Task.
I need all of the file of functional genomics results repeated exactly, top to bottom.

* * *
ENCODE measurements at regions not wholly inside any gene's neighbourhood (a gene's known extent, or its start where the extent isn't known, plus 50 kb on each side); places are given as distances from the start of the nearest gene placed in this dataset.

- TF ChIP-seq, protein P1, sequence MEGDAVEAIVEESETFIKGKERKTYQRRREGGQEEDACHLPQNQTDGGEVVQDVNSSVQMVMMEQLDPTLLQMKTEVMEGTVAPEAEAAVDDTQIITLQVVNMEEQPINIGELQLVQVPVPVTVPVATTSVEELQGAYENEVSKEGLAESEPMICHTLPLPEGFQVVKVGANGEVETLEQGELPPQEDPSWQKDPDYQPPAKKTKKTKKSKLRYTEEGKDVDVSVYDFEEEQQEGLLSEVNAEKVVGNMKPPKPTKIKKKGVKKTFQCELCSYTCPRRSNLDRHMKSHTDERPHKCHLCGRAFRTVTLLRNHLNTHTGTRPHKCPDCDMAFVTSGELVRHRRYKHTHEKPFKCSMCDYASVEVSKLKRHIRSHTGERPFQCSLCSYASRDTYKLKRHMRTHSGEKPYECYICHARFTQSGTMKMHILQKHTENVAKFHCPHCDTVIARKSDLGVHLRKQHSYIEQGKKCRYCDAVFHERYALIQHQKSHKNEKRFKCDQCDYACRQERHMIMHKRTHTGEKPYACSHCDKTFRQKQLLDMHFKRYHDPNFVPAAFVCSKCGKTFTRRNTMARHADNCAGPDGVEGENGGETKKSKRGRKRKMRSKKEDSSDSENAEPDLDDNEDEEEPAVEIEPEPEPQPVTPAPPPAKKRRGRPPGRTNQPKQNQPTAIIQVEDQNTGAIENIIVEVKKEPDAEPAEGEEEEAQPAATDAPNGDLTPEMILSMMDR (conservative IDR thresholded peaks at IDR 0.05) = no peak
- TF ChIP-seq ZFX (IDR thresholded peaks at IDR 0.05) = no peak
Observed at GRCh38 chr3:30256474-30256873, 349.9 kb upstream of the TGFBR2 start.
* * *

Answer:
ENCODE measurements at regions not wholly inside any gene's neighbourhood (a gene's known extent, or its start where the extent isn't known, plus 50 kb on each side); places are given as distances from the start of the nearest gene placed in this dataset.

- TF ChIP-seq, protein P1, sequence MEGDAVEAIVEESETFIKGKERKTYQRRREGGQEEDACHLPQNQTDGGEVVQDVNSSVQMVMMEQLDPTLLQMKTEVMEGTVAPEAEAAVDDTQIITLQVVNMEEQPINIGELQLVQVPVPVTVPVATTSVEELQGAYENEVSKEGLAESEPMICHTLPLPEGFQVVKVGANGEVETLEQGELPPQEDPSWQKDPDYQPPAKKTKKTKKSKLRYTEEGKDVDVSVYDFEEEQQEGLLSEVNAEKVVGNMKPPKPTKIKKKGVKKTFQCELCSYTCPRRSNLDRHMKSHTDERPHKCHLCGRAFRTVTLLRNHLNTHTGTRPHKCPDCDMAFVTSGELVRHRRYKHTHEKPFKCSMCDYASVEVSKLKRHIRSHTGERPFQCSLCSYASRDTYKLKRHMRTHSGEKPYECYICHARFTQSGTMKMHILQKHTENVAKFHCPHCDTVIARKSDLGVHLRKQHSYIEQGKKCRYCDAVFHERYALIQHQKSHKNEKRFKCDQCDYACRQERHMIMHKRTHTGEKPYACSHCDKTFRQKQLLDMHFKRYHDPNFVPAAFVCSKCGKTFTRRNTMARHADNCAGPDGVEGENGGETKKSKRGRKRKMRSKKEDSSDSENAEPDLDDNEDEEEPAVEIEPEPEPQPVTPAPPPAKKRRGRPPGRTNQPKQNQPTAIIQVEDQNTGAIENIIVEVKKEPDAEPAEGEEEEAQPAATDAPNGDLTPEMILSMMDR (conservative IDR thresholded peaks at IDR 0.05) = no peak
- TF ChIP-seq ZFX (IDR thresholded peaks at IDR 0.05) = no peak
Observed at GRCh38 chr3:30256474-30256873, 349.9 kb upstream of the TGFBR2 start.